TAF1 Activates Transcription by Phosphorylation of Serine 33 in Histone H2B

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Science  14 May 2004:
Vol. 304, Issue 5673, pp. 1010-1014
DOI: 10.1126/science.1095001

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Dynamic changes in chromatin structure, induced by posttranslational modification of histones, play a fundamental role in regulating eukaryotic transcription. Here we report that histone H2B is phosphorylated at evolutionarily conserved Ser33 (H2B-S33) by the carboxyl-terminal kinase domain (CTK) of the Drosophila TFIID subunit TAF1. Phosphorylation of H2B-S33 at the promoter of the cell cycle regulatory gene string and the segmentation gene giant coincides with transcriptional activation. Elimination of TAF1 CTK activity in Drosophila cells and embryos reduces transcriptional activation and phosphorylation of H2B-S33. These data reveal that H2B-S33 is a physiological substrate for the TAF1 CTK and that H2B-S33 phosphorylation is essential for transcriptional activation events that promote cell cycle progression and development.

Transcription initiation in eukaryotes involves dynamic changes in chromatin structure that permit assembly of the transcription machinery at a gene promoter (1, 2). The fundamental structural unit of chromatin is the nucleosome, which contains 146 base pairs of DNA wrapped around a histone octamer composed of two copies each of histones H2A, H2B, H3, and H4 (3). Distinct patterns of histone modifications (e.g., acetylation, phosphorylation, and methylation) may act as “modification cassettes” that facilitate DNA-dependent events (4, 5). For example, in vertebrates phosphorylation of H2B Ser14 is associated with apoptotic chromatin, and in all eukaryotes phosphorylation of H3 Ser10 is associated with transcriptionally active and mitotic chromatin (46). Although all histones are phosphorylated in vivo, the function of many of these modifications and the kinases that carry them out are not known (7).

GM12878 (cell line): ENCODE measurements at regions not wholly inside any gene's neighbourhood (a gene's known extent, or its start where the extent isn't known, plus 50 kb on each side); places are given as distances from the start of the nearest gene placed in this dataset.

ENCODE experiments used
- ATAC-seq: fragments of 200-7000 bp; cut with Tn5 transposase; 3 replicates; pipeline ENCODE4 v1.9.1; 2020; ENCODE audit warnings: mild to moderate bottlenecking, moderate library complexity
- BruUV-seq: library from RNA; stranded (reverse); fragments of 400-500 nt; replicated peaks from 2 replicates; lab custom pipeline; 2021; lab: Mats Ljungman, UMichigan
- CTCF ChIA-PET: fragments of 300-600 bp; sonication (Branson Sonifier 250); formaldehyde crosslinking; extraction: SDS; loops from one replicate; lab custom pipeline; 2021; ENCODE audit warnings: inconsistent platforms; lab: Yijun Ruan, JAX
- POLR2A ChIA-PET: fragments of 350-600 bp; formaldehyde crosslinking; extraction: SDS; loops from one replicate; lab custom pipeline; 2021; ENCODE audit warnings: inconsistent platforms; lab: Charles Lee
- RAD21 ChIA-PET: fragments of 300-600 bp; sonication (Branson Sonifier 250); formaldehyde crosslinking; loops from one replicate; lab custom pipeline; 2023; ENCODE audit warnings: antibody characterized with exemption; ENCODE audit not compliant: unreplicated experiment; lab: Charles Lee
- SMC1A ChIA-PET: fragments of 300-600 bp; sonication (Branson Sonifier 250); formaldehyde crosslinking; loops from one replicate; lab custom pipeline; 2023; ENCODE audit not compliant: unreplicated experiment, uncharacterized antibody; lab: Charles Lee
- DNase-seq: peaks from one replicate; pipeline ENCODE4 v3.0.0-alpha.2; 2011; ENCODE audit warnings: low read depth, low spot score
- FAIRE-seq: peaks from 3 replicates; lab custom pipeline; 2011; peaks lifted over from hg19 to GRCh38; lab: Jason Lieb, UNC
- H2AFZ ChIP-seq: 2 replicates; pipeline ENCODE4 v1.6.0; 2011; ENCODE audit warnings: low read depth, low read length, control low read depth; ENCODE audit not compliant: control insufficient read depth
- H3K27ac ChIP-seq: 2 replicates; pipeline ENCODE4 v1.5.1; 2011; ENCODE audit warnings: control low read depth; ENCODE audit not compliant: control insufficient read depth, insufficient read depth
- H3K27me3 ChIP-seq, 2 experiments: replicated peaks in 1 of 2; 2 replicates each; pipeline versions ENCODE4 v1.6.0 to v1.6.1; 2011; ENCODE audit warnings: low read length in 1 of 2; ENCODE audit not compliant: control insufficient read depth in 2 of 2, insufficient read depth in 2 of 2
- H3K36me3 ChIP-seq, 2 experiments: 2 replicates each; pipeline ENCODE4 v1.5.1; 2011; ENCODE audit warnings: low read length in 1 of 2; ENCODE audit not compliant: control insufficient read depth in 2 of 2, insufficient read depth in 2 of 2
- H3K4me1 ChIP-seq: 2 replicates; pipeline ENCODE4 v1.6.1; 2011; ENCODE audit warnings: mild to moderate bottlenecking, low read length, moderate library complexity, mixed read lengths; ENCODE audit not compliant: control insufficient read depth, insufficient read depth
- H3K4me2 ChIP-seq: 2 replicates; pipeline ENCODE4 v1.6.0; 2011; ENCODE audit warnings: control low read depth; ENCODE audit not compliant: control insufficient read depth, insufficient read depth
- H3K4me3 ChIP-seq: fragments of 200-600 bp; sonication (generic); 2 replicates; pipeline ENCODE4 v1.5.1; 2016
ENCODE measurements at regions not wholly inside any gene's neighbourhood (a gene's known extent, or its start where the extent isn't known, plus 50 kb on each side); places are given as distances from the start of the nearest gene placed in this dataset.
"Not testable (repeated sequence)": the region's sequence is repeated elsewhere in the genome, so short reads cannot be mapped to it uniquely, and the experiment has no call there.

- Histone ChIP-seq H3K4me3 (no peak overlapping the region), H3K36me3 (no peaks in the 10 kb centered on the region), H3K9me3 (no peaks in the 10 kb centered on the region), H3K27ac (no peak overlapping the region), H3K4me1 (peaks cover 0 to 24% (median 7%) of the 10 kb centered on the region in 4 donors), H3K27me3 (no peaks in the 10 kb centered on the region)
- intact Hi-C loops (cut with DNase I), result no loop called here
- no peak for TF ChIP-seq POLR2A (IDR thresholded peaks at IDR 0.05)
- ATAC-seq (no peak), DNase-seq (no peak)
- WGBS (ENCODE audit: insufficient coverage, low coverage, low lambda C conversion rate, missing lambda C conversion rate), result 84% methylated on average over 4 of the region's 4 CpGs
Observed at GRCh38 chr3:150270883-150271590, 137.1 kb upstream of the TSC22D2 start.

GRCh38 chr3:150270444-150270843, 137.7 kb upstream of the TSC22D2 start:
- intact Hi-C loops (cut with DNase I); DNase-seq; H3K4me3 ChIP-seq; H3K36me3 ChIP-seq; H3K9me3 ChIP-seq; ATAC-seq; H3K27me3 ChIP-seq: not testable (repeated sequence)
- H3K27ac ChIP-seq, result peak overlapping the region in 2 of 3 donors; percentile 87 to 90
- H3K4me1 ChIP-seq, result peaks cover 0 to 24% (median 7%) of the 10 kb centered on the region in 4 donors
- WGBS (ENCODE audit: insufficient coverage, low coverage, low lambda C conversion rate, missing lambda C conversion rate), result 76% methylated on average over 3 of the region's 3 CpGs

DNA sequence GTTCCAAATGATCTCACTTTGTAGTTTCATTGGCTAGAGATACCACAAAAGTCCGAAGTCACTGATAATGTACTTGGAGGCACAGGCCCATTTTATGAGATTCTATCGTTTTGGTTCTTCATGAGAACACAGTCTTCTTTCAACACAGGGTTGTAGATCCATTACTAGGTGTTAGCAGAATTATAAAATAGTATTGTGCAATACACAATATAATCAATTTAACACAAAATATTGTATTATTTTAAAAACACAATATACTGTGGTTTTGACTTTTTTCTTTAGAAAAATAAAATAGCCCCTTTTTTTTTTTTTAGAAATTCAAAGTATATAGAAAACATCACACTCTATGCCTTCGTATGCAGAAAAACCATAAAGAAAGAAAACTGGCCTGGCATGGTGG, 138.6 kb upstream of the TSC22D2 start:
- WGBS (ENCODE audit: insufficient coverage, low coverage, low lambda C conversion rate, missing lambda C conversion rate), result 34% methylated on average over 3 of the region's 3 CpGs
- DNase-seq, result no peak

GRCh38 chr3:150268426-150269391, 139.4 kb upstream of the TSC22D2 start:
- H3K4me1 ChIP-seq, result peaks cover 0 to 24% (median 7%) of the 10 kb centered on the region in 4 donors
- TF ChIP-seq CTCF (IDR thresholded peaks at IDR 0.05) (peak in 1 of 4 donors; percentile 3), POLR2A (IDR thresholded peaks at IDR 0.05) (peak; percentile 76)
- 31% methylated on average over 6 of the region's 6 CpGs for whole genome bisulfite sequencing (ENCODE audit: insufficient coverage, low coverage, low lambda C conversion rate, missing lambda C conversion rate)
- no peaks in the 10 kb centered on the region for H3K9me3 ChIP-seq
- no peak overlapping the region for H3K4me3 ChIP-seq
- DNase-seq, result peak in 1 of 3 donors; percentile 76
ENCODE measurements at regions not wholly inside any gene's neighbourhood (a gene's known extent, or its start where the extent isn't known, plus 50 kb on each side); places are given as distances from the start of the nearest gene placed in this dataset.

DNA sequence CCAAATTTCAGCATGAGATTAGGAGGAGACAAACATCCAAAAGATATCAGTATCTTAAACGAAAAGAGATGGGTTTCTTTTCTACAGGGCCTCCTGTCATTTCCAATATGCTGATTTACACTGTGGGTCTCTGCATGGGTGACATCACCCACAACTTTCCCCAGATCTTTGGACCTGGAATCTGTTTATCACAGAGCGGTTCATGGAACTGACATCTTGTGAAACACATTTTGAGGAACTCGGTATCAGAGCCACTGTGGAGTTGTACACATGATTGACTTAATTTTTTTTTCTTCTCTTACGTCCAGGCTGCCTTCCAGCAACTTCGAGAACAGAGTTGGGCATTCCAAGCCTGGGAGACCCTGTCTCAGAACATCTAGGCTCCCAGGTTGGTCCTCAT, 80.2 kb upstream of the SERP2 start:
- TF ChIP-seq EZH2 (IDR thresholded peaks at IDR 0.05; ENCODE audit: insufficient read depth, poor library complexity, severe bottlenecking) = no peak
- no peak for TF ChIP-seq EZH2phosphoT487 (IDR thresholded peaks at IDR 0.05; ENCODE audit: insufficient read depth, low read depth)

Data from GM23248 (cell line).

With the use of an in vitro kinase assay, we found that the Drosophila general transcription factor (GTF) TFIID phosphorylates histone H2B but not H1, H2A, H3, or H4 (Fig. 1, A and B) (8). TFIID is a multiprotein complex composed of the TATA box–binding protein (TBP) and numerous TBP-associated factors (TAFs) (9). TFIID functions during transcription initiation by nucleating assembly of GTFs and RNA polymerase II at the promoter. TAF1 (formerly TAFII250) is the only TFIID subunit that possesses kinase activity, suggesting that it phosphorylates H2B (1012). In fact, recombinant TAF1 and denatured and renatured recombinant TAF1 phosphorylated H2B in vitro, demonstrating that TAF1 has intrinsic, H2B-specific kinase activity (Fig. 1, B and C) (8). Collectively, these results indicate that TAF1 alone and in the context of TFIID phosphorylates H2B.

Fig. 1.

The TAF1 CTK phosphorylates histone H2B. (A) Silver-stained gel of immunopurified TAF1 and endogenous Drosophila TFIID. The asterisk indicates the position of the antibody heavy chain. (B) Coomassie blue–stained gel (left) and corresponding autoradiogram (right) of in vitro kinase assays programmed with γ32P-ATP and recombinant histones (H1, H2A, H2B, H3, and H4) in the presence (+) or absence (–) of immunopurified TAF1 or TFIID. (C) Coomassie blue–stained gel (top) and corresponding autoradiogram (bottom) of in vitro kinase assays as in (B), but containing the indicated recombinant histones and denatured and renatured TAF1. (D) Schematic representation of TAF1 and the CTK. Positions of the NTK domain, the HAT domain, the ubiquitin activating and conjugating domain (E1/E2), the DBD (B1 and B2), and the CTK are indicated. (E) Coomassie blue–stained gel (top) and corresponding autoradiogram (bottom) of in vitro kinase assays as in (B), except that reactions were programmed with recombinant CTK or NTK and either H2B or RAP74.